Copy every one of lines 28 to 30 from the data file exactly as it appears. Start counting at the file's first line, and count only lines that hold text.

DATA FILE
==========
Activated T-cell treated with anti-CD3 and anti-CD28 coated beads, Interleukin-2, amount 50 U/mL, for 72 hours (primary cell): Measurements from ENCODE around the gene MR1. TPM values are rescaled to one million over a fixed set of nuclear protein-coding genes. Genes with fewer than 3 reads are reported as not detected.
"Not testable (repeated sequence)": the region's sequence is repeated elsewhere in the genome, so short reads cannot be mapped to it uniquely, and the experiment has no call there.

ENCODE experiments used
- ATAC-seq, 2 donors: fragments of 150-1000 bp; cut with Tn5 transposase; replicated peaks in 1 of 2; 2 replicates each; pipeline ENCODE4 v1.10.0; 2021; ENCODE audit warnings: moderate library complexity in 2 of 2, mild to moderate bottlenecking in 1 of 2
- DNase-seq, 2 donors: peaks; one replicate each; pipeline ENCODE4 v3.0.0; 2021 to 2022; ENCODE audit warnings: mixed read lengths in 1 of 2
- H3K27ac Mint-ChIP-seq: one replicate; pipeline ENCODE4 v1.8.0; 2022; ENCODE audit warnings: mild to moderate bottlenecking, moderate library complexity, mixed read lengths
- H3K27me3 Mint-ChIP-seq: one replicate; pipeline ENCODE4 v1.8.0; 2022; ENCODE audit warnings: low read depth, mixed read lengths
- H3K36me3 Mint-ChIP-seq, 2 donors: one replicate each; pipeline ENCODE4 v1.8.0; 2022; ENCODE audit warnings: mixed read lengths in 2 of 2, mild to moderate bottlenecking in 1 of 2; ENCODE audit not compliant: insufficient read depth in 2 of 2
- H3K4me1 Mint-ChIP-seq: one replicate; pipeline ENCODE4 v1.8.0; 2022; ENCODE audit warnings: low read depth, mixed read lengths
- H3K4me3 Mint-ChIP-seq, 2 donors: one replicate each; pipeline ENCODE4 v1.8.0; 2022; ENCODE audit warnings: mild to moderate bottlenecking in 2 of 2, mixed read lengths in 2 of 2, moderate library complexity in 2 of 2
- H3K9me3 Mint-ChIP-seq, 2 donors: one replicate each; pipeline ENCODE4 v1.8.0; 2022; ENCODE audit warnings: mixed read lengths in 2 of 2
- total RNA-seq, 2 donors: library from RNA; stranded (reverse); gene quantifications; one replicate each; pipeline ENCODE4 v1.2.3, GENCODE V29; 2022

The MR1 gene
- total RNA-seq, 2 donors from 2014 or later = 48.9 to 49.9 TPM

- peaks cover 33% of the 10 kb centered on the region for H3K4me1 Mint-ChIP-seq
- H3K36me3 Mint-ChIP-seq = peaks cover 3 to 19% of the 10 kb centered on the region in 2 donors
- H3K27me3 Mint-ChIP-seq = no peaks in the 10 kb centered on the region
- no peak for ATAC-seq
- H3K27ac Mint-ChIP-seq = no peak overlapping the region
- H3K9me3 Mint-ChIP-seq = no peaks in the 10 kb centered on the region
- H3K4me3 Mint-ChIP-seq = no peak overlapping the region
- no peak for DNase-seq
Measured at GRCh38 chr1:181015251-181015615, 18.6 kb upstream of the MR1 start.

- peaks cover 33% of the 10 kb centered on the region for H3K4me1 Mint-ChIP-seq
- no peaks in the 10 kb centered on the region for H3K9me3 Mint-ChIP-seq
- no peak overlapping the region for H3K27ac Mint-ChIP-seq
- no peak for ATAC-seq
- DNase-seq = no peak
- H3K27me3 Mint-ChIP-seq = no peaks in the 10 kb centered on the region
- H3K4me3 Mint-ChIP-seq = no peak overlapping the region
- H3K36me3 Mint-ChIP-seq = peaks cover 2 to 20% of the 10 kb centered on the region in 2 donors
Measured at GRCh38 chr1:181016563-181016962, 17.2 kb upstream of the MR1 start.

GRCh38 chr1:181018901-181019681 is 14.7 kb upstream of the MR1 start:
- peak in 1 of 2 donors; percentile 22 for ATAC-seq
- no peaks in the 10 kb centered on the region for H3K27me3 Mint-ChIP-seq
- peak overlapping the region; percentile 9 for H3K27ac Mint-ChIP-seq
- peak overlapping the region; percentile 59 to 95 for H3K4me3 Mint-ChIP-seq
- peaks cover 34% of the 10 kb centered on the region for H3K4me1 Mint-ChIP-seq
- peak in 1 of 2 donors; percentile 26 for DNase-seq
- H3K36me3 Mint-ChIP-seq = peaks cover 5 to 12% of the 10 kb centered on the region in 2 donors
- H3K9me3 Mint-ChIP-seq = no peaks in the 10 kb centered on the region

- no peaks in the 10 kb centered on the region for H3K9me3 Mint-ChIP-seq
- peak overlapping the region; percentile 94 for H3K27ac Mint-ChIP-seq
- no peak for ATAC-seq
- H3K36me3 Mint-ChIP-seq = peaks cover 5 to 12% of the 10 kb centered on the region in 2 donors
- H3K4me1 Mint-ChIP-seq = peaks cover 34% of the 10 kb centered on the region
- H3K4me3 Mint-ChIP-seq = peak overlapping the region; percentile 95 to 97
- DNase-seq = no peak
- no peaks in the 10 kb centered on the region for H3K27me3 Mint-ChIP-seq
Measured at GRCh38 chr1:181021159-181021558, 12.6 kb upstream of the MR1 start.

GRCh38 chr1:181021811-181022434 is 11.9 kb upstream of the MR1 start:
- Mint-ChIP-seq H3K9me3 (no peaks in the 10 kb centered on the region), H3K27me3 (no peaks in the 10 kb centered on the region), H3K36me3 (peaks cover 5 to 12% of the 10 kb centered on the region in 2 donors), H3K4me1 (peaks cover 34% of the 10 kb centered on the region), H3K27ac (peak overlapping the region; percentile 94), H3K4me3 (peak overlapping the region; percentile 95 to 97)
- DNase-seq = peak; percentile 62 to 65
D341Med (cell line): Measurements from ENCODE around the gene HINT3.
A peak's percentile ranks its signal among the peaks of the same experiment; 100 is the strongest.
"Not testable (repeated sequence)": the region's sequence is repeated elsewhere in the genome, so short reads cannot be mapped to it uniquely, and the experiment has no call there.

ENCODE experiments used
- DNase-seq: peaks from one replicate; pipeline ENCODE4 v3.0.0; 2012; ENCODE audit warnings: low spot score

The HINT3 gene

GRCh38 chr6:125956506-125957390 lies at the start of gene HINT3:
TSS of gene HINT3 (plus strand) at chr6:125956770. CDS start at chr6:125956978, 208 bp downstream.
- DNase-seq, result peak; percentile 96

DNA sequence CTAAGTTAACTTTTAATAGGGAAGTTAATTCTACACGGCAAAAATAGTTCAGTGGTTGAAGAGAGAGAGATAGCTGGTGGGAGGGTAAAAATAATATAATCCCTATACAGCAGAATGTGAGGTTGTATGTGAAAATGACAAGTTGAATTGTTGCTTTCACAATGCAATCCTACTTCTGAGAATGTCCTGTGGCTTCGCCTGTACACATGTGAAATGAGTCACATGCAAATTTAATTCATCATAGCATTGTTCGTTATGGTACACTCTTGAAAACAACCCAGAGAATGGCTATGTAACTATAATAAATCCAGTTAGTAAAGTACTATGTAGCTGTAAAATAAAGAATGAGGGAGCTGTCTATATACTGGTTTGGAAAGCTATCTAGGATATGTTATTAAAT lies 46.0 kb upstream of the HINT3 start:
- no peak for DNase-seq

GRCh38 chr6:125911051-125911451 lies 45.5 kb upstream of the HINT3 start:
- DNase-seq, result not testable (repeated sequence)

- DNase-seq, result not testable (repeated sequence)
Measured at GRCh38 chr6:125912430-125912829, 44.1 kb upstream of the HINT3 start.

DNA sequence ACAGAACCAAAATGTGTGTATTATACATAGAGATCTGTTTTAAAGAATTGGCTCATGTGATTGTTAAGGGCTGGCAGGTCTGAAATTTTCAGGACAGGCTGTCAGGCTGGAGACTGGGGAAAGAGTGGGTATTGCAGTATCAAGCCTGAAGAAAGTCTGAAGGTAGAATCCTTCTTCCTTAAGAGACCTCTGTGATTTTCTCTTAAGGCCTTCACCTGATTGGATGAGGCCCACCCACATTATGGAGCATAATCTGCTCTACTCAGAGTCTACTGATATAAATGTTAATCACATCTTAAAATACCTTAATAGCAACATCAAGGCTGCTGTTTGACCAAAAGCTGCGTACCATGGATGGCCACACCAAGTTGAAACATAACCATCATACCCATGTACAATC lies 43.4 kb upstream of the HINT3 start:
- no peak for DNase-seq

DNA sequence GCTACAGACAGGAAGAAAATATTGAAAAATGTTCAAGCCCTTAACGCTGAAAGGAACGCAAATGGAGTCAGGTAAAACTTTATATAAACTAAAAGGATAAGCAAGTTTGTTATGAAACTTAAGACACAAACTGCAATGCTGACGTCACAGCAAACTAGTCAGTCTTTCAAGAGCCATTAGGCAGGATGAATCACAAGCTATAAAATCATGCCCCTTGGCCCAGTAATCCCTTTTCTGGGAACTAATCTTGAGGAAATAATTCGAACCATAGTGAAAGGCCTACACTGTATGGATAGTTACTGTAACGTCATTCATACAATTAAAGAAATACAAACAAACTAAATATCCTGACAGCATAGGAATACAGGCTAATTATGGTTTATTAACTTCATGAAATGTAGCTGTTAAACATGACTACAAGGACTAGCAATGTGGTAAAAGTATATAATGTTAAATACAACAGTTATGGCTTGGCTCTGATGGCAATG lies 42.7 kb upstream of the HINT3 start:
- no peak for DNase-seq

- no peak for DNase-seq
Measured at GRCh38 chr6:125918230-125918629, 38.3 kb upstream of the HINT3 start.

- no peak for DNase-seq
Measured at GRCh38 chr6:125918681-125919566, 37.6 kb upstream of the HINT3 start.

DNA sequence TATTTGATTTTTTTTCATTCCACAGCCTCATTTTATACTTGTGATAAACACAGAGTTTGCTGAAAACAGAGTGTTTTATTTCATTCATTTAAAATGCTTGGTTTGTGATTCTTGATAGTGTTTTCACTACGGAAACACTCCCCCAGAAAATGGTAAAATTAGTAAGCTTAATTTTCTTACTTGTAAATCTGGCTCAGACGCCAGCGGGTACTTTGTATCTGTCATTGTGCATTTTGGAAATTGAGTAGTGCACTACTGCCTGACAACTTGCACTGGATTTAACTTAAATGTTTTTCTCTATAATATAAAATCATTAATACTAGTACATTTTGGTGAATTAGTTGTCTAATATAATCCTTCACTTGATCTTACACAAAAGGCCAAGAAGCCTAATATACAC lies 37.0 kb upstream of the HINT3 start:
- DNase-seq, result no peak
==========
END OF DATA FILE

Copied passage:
- DNase-seq = no peak
- H3K27me3 Mint-ChIP-seq = no peaks in the 10 kb centered on the region
- H3K4me3 Mint-ChIP-seq = no peak overlapping the region